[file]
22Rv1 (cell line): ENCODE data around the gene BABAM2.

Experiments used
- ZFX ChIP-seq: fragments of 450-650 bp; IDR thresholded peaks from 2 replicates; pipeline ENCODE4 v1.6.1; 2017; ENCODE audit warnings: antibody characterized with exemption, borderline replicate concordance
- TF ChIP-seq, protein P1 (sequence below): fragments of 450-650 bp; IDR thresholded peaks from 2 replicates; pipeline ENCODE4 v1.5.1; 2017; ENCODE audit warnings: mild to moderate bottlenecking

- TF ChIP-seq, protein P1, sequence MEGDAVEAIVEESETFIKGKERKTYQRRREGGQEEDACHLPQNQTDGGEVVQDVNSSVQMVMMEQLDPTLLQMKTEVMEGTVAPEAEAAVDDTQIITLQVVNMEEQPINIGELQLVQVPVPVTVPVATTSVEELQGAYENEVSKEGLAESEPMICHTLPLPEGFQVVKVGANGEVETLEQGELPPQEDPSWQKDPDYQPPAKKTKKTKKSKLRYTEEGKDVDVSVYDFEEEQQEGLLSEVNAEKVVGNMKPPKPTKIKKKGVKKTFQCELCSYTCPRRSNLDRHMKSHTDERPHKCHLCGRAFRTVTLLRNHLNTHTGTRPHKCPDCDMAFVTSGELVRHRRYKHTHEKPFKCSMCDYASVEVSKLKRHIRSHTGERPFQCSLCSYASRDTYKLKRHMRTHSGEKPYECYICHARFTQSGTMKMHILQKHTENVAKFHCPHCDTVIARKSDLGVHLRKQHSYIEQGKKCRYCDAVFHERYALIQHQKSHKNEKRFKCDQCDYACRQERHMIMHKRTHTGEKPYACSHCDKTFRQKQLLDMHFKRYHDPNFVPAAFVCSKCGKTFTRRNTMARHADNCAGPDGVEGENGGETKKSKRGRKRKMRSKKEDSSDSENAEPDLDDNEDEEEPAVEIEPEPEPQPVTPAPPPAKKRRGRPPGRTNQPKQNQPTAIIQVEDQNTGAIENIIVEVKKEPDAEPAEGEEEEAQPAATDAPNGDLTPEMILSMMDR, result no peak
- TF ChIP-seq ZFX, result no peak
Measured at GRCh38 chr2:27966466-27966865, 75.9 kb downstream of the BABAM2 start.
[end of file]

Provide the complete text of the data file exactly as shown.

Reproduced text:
22Rv1 (cell line): ENCODE data around the gene BABAM2.

Experiments used
- ZFX ChIP-seq: fragments of 450-650 bp; IDR thresholded peaks from 2 replicates; pipeline ENCODE4 v1.6.1; 2017; ENCODE audit warnings: antibody characterized with exemption, borderline replicate concordance
- TF ChIP-seq, protein P1 (sequence below): fragments of 450-650 bp; IDR thresholded peaks from 2 replicates; pipeline ENCODE4 v1.5.1; 2017; ENCODE audit warnings: mild to moderate bottlenecking

- TF ChIP-seq, protein P1, sequence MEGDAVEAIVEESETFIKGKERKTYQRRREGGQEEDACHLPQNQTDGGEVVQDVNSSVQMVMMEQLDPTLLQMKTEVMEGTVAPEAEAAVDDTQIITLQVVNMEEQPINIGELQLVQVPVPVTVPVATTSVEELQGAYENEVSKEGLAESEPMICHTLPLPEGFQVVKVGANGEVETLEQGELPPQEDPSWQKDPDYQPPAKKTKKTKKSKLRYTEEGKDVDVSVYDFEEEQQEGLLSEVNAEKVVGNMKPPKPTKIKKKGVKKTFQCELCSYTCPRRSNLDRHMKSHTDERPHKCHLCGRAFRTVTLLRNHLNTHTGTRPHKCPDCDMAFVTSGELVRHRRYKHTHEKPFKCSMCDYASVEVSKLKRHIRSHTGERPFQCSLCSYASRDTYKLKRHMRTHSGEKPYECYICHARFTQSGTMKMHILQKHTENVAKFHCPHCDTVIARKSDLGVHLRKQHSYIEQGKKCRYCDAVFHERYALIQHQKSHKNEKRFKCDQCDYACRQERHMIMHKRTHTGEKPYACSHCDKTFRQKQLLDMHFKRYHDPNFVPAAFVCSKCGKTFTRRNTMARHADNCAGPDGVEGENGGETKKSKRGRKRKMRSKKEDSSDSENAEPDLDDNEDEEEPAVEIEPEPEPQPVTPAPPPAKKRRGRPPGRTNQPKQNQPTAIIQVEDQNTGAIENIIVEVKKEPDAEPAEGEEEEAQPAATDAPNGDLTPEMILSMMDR, result no peak
- TF ChIP-seq ZFX, result no peak
Measured at GRCh38 chr2:27966466-27966865, 75.9 kb downstream of the BABAM2 start.